“Here for the first time he took heart to hope
For safety, and to trust his destiny more
Even in affliction.” The Aeneid, I, Virgil
The great city of Troy has fallen in an inferno of death and destruction. Having lost his wife, Aeneas embarks on an Odysseus-like voyage across the Mediterranean with a small band of fellow refugees. Finally they are shipwrecked on the shores of Carthage, in the realm of queen Dido. Aeneas, a pious and dutiful man, has been stretched to the breaking point. But his patron, the goddess Venus, has appeared to him and veiled his entry into the new city. Aeneas’s heart is renewed in hope, and trust, even in affliction.
To hope and trust even in affliction requires much of us. Aeneas ‘took heart to hope.’ Such taking heart is a matter of will. Hoping well is a disposition that we can cultivate. We might begin by asking ourselves: what is the basis of our hope, and what can we do to hope better?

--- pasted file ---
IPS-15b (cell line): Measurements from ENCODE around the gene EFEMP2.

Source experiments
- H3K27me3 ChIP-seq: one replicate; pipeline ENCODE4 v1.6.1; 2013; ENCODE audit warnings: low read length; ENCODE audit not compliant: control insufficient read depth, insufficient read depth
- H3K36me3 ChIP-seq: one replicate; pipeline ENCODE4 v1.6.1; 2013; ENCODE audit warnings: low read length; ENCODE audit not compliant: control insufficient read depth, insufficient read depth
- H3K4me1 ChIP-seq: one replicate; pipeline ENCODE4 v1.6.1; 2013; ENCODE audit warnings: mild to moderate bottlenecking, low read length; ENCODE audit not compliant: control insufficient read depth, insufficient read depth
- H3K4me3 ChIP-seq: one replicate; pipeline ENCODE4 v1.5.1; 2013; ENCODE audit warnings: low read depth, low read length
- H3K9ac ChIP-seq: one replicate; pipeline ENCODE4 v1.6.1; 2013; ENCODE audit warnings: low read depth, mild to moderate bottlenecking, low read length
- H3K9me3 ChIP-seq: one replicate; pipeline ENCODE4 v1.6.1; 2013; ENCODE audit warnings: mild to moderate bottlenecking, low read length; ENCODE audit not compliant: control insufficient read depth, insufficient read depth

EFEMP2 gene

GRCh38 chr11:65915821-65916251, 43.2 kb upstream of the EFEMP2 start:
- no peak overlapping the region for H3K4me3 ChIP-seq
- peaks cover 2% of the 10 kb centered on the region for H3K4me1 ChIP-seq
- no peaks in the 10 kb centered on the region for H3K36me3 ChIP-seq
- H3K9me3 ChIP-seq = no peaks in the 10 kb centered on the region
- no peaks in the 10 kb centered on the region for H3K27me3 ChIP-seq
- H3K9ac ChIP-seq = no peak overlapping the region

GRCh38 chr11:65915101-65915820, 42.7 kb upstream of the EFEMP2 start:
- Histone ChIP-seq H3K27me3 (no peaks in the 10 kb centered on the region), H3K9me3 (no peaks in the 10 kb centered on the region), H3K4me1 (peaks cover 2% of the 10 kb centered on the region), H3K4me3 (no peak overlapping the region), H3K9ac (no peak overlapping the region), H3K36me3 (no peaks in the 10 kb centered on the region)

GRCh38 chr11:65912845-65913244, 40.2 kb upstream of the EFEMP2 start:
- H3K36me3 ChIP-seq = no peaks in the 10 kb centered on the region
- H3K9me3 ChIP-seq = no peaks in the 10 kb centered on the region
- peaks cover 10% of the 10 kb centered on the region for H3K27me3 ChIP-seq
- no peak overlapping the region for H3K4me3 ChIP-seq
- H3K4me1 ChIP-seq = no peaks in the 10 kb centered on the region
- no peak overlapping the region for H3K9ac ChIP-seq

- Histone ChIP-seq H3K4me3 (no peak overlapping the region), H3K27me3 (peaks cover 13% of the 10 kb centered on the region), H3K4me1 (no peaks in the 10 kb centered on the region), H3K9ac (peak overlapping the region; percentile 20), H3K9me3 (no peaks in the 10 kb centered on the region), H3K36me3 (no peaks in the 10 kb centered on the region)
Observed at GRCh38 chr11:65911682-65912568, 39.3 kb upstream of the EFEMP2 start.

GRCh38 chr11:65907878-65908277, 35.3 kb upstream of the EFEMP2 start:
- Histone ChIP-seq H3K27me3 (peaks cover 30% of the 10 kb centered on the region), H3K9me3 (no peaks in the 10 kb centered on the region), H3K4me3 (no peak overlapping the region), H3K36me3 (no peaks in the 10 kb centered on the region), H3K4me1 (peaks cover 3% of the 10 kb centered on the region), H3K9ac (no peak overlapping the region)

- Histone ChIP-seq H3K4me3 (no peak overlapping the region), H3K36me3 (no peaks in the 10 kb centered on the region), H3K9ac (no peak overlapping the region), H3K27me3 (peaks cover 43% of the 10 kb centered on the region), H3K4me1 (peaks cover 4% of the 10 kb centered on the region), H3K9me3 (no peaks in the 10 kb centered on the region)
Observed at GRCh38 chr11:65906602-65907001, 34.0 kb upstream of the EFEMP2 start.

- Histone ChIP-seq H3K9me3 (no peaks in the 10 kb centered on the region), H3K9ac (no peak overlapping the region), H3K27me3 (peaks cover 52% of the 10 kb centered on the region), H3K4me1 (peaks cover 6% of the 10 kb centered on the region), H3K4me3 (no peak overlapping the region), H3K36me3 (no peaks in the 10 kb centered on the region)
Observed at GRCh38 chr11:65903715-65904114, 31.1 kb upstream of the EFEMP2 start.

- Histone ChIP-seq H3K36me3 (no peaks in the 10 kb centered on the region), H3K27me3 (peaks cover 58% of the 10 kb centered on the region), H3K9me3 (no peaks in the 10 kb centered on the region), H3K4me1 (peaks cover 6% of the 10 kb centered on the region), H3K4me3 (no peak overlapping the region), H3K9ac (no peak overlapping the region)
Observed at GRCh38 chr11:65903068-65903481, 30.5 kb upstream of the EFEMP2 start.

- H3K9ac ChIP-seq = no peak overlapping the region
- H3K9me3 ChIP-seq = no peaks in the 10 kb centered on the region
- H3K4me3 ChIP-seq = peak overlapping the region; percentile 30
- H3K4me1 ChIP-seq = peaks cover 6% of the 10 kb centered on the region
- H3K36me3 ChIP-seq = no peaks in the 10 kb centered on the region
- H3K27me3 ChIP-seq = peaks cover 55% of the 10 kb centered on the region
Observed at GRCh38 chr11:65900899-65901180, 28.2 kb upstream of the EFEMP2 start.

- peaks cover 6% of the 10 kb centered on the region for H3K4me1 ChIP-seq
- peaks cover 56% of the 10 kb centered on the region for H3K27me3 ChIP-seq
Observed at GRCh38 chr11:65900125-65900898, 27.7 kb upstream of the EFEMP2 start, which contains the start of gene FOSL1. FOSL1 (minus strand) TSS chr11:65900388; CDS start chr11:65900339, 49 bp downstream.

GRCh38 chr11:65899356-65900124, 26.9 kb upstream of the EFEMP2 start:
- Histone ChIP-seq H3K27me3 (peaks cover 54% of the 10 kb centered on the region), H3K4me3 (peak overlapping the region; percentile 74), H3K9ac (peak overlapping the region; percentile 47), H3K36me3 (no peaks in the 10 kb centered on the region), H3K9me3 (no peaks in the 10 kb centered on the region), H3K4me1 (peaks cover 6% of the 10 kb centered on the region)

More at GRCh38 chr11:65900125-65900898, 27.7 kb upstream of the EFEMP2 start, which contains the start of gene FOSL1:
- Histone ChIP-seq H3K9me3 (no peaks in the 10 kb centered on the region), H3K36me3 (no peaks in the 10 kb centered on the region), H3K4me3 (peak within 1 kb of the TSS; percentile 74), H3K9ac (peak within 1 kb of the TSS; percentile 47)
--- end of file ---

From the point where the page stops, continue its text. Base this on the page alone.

For a fuller reflection on hope in the new year, please see my post today at Aleteia.
Virgil (70-19 B.C.) is the great Roman poet, author of The Aeneid and The Georgics. In the Divine Comedy Virgil appears as Dante’s guide through hell and purgatory.
Husband, father, and professor of Philosophy. Bacon from Acorns springs from one conviction: there is an ancient wisdom about how to live the good life in our homes, with our families; and it is worth our time to hearken to it. Let’s rediscover it together. Learn more.